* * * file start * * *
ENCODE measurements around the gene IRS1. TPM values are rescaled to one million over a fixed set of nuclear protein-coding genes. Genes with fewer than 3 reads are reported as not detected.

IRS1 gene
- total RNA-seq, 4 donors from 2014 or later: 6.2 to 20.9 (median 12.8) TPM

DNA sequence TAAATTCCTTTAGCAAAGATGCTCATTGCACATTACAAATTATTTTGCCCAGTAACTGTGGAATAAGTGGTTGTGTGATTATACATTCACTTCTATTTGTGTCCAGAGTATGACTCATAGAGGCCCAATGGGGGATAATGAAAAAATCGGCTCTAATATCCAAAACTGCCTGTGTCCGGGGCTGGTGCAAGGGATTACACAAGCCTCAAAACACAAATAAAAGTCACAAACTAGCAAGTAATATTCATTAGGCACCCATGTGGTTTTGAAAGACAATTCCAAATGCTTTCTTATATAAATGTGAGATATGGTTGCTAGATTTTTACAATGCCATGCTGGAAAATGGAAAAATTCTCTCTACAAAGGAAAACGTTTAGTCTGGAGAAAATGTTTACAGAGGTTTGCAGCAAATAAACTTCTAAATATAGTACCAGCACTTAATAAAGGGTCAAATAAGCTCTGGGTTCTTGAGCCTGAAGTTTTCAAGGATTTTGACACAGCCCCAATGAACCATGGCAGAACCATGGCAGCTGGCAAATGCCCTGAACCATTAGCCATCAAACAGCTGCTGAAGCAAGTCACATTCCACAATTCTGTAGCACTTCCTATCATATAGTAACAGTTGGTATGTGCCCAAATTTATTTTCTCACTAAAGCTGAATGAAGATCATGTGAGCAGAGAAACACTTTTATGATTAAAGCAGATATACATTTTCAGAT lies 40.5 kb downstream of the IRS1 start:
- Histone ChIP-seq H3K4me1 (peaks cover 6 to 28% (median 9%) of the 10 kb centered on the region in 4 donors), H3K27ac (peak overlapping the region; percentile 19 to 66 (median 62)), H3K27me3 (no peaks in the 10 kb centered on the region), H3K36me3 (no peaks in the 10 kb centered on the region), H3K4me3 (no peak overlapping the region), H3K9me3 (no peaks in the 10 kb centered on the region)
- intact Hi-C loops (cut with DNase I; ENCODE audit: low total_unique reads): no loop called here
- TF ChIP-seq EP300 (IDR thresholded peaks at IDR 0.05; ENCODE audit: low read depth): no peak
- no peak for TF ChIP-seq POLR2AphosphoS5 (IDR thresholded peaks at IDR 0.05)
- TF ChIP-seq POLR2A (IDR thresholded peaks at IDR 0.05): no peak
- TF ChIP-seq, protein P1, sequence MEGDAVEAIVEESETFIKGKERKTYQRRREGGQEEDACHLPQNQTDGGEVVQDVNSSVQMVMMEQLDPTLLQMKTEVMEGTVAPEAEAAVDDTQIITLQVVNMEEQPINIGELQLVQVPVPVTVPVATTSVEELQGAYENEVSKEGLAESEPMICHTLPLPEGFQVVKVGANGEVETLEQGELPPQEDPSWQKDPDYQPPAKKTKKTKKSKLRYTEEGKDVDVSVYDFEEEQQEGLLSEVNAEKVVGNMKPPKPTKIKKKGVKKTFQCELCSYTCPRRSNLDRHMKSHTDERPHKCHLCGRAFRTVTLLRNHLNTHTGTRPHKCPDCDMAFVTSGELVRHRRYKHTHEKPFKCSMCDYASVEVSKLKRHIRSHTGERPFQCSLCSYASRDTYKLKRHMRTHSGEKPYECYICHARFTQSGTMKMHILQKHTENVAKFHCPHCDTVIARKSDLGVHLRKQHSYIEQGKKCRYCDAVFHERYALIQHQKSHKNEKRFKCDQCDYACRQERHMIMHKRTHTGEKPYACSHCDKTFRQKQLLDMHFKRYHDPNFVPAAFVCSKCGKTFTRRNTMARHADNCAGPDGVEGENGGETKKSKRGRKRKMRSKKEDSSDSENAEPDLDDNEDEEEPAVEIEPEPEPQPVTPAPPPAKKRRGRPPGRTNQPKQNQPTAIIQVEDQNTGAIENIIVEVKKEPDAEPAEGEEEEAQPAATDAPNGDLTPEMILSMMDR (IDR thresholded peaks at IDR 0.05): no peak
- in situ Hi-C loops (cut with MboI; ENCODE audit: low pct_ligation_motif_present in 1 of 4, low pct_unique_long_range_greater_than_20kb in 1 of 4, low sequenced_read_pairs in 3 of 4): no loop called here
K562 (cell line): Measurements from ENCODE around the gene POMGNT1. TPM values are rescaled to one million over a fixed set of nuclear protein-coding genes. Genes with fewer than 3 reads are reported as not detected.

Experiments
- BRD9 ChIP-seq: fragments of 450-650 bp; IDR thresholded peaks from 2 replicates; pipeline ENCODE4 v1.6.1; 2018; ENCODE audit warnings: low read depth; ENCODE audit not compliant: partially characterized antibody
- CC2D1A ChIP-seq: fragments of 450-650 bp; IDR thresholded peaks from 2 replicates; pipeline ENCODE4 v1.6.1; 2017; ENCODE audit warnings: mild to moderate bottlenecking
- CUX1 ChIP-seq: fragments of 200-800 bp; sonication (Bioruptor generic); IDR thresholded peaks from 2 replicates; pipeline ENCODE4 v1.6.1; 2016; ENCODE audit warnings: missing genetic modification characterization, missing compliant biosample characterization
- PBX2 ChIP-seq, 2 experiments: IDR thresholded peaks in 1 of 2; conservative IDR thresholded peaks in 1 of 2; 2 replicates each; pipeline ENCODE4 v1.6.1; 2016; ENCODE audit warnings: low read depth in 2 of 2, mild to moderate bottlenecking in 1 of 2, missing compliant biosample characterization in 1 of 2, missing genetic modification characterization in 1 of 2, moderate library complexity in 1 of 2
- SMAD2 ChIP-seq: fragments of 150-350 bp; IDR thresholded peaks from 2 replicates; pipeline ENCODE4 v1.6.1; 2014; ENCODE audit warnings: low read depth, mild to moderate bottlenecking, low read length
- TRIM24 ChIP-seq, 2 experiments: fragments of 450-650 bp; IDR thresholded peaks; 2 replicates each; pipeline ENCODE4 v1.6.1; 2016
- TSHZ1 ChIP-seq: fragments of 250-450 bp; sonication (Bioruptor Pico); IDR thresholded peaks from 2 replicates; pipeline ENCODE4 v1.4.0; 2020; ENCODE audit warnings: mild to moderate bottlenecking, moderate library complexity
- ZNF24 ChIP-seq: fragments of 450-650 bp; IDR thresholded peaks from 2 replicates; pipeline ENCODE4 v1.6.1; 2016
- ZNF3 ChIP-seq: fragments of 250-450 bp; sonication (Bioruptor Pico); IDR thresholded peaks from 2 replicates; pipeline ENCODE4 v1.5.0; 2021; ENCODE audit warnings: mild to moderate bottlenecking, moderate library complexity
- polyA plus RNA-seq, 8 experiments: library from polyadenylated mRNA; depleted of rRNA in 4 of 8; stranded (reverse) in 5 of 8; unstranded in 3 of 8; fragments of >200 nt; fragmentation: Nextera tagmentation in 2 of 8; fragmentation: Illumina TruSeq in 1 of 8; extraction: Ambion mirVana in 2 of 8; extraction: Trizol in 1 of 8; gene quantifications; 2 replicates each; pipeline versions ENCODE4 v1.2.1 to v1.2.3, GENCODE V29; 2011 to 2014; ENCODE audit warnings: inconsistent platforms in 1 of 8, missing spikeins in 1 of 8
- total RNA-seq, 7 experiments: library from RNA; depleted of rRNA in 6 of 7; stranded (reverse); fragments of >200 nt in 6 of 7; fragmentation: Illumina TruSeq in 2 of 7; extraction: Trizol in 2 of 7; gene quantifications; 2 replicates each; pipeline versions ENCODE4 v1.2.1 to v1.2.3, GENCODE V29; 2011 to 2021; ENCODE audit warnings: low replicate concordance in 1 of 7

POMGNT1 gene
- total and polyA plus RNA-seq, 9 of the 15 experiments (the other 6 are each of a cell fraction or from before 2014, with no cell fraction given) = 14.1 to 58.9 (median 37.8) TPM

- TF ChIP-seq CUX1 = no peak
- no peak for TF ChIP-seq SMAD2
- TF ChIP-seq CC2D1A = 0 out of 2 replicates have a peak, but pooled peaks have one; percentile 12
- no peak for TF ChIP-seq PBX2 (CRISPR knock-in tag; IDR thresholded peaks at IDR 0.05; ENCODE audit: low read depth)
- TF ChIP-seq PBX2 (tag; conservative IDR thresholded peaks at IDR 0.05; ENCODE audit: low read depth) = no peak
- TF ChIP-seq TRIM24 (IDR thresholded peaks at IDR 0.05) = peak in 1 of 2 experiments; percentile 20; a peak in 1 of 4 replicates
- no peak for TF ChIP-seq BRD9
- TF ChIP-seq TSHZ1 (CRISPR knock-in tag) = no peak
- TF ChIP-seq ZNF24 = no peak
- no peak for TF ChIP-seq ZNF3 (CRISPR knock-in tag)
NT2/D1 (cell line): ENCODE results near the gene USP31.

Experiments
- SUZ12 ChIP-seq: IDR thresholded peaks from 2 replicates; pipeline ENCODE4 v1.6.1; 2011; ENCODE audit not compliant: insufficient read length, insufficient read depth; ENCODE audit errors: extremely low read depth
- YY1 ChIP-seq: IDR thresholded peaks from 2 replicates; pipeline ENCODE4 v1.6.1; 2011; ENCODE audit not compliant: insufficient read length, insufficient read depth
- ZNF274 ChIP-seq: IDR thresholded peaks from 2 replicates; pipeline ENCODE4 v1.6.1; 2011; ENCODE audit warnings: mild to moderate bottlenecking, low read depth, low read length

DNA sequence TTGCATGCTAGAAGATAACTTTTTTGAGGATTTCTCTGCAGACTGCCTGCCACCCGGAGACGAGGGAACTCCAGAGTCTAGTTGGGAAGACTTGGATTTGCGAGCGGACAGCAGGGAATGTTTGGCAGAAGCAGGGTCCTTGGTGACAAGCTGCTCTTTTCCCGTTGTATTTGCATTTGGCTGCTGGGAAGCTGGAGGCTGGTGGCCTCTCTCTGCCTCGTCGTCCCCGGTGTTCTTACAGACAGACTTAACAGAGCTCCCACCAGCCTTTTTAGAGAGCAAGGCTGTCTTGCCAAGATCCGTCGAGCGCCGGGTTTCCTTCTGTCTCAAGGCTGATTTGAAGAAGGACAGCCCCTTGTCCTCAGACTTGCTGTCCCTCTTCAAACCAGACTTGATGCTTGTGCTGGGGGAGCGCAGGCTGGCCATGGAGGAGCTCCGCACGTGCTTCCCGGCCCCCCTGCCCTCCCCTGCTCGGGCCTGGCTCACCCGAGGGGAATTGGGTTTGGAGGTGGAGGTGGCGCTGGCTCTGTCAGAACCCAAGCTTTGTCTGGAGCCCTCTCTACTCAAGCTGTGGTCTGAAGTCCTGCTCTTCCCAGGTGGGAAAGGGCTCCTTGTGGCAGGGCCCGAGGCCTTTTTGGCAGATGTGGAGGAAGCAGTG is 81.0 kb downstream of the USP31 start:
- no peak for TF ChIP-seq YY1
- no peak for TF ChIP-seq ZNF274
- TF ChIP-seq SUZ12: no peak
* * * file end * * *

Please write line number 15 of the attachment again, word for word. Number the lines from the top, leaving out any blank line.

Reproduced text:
- CC2D1A ChIP-seq: fragments of 450-650 bp; IDR thresholded peaks from 2 replicates; pipeline ENCODE4 v1.6.1; 2017; ENCODE audit warnings: mild to moderate bottlenecking